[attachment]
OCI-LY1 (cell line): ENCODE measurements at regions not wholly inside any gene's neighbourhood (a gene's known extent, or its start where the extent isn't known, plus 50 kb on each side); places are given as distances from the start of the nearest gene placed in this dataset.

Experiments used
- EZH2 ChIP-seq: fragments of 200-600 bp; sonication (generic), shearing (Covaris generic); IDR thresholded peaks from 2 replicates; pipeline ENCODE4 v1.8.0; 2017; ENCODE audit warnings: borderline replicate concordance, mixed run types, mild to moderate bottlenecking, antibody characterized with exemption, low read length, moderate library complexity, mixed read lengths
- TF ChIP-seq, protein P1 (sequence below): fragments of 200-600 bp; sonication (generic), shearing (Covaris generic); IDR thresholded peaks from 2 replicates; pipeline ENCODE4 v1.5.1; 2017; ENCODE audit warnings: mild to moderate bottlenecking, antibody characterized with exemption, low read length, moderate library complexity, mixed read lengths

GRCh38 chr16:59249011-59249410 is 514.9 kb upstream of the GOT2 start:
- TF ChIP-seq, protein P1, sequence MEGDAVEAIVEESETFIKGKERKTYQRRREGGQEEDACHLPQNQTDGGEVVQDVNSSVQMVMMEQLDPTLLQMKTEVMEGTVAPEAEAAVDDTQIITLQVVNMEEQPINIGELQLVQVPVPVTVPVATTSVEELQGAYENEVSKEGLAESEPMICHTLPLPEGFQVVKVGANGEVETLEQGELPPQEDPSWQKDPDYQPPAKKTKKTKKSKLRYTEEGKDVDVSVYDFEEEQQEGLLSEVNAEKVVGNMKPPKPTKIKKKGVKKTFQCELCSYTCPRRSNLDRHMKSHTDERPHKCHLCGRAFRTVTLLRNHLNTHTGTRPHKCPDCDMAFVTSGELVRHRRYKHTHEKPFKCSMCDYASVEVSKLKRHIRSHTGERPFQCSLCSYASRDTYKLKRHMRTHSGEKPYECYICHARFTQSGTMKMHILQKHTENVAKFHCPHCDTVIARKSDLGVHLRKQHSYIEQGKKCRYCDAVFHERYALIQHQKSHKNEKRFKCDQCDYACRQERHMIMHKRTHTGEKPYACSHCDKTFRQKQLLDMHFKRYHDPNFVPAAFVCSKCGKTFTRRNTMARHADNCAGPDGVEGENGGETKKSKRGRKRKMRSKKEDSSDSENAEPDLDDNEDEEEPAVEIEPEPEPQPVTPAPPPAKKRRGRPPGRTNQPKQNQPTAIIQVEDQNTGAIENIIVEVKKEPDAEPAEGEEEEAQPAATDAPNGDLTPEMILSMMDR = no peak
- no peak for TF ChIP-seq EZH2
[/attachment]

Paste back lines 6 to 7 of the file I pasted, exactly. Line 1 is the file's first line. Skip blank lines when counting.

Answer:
- TF ChIP-seq, protein P1, sequence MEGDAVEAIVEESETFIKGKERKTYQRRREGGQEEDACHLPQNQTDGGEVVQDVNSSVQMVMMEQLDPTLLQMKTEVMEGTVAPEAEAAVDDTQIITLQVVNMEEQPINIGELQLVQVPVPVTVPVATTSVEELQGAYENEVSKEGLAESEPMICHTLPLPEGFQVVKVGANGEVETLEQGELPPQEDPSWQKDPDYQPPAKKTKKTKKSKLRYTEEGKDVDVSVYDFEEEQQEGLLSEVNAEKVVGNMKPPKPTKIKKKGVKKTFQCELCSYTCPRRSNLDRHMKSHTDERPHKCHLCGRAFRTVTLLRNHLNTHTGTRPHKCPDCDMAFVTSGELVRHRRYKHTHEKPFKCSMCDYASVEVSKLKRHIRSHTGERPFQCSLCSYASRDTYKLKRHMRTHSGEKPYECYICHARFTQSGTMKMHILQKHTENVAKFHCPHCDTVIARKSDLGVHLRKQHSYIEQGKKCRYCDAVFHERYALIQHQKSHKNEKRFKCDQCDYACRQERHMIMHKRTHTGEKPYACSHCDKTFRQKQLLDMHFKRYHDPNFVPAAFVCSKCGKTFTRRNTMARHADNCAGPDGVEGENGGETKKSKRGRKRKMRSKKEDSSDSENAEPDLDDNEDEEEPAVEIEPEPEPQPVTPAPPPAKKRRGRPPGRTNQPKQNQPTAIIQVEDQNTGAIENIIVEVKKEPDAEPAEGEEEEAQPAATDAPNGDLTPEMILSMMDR = no peak
- no peak for TF ChIP-seq EZH2